• First working TOF

  • 1953Wiley & McLaren, Rev. Sci. Instr. 26, 1150

    • First practical TOF. Energy & Time Lag Focusing.

  • 1959Gohlke, Anal. Chem. 31, 535

    • GC-TOF

  • 1963 Vestal & Wharhaftig, ASMS, 358.

    • Coincidence TOF, first ion counting TDC

  • 1973Mamyrin et al, Sov. Phys. JETP 37, 45.

    • Reflectron, higher resolution

  • 1974 Macfarlane et al, Biochem. Biophys. Res. Comm. 60, 616

    • 252Cf Plasma desorption. Proteins Fly!!!!


Brief history of time of flight1
Brief History of Time (of flight)

  • 1988 Karas & Hillenkamp, Anal. Chem.60, 2299.

    • MALDI - Really big proteins fly!!!

  • 1991Dodenov et al, 12th Int. MS Conf.

    • O-TOF - Electrospray works with TOF

  • 1993 Kaufman, Spengler & Lutzenkirchen, RCM 7, 902.

    • Post-source decay MALDI

  • 1994Brown & Lennon, Sunriver, p63.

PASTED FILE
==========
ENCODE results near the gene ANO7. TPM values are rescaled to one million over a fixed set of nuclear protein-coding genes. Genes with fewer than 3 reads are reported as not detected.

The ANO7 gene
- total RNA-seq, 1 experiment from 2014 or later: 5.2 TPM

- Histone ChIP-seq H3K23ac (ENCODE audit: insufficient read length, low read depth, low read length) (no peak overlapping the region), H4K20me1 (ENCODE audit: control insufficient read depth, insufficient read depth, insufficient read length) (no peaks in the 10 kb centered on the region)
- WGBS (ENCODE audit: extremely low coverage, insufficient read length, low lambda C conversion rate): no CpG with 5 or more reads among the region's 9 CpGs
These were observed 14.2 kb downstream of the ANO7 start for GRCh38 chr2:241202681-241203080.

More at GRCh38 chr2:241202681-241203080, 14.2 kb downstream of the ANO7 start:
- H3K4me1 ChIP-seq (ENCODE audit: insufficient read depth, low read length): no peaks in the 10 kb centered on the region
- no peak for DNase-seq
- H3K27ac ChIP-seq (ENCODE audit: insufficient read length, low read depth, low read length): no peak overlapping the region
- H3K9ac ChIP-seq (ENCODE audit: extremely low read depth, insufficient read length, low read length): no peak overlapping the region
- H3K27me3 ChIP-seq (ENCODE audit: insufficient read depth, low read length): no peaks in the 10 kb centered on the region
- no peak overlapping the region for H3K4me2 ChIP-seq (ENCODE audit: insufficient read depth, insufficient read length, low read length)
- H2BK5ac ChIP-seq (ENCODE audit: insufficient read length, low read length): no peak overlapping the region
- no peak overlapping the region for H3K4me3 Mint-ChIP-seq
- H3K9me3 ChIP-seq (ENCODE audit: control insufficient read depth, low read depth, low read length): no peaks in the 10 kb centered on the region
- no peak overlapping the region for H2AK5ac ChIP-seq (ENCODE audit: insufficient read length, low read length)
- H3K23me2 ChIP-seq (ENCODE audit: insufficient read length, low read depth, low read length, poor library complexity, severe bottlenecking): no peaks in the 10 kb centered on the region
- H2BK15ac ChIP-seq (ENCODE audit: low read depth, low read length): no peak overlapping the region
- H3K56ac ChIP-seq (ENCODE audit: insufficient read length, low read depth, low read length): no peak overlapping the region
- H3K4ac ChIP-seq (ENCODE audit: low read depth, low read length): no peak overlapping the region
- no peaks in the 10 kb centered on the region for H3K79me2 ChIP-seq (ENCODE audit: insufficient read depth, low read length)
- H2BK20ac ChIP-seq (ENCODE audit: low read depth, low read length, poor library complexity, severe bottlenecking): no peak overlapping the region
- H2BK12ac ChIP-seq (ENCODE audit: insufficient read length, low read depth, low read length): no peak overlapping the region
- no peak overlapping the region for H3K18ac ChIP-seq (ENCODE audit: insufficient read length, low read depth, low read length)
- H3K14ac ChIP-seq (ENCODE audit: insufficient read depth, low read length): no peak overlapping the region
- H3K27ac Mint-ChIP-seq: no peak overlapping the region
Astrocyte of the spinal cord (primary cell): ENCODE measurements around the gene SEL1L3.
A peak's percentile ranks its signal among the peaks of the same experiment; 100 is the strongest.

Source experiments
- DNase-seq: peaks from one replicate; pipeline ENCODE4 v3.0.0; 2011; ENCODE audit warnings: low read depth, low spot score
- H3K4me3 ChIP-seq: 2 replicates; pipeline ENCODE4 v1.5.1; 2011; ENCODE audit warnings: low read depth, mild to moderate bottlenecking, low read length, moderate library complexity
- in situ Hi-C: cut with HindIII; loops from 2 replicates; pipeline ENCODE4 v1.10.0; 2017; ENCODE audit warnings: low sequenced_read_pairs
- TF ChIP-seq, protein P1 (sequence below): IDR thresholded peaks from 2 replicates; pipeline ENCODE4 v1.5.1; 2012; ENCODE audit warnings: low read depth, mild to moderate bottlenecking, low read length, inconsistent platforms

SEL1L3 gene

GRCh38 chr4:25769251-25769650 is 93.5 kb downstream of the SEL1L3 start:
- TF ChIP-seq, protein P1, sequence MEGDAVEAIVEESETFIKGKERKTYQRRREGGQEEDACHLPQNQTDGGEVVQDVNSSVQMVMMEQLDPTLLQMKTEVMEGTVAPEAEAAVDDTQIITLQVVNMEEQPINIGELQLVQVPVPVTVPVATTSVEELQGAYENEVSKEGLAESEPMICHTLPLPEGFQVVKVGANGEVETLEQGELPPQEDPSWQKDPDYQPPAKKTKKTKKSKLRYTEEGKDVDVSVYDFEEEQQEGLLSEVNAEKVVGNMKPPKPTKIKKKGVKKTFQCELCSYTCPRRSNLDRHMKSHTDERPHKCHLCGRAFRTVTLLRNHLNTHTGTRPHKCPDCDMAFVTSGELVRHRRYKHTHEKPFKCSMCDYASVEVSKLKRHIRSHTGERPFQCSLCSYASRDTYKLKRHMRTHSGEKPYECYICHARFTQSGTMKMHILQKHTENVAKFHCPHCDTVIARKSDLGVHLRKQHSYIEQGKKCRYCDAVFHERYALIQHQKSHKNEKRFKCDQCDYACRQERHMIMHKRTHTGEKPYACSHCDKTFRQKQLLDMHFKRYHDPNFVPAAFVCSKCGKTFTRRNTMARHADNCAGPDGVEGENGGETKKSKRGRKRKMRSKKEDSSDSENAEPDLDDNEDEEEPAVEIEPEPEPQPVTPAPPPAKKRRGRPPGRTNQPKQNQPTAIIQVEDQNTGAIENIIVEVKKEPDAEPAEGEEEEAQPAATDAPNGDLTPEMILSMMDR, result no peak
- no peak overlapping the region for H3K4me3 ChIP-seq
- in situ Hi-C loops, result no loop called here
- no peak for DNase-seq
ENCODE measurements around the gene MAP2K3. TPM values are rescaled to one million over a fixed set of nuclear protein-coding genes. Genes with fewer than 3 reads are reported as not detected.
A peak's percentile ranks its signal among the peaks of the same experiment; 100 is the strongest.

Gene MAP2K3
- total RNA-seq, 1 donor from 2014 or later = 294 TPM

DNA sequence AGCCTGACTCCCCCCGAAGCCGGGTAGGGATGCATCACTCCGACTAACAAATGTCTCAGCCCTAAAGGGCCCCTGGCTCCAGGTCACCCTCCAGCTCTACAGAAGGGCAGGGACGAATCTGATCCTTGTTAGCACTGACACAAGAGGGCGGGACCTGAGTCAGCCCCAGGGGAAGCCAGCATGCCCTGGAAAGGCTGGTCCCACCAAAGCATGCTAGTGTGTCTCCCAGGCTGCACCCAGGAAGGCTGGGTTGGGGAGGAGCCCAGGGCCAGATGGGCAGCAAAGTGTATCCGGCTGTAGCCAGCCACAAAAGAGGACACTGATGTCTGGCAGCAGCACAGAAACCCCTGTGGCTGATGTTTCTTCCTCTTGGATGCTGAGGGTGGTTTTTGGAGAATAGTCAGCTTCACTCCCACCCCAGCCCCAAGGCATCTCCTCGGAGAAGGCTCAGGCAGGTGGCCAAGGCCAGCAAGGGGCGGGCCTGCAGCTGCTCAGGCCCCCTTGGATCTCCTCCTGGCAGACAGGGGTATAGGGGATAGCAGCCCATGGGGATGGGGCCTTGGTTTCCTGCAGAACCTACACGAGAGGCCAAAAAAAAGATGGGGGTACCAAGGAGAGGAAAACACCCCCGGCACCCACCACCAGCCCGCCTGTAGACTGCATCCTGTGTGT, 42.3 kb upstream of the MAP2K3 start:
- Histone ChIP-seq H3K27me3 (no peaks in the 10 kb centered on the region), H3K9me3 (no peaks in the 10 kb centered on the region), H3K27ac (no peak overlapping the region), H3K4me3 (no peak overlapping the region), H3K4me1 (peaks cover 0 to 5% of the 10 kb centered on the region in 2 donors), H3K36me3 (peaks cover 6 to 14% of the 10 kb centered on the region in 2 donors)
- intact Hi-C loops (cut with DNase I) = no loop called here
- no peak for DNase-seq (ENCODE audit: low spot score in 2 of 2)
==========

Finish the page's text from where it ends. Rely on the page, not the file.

• Delayed extraction MALDI - Makes MALDI-TOF routine

  • 1996 Morris et al, RCM10, 889.

    • Q-TOF

  • 2001

    • TOF-TOF


Early History of MALDI-TOF

Karras &Hillenkamp 1988




Pulsed Acceleration

Brown &Lennon 1992, Wiley &Mclaren 1953

Sample Plate

Va

Extraction Electrode

Vg

Detector

Space

focus

0

Ds

d0

d1

Dv

Initial velocity of ions from MALDI is high and independent of mass.

This is the major contribution to time dispersion in static MALDI.


Sample plate

Dodonov 1986

V2

Va

2-stage

reflector

V1

velocity

focus

Extraction

electrode

Drift tube

0

Dm

d4

d40

D

d3

d0

Delayed extraction source plus 2-stage reflector

Makes high resolution MALDI practical


Contributions to relative peak width, Dm/m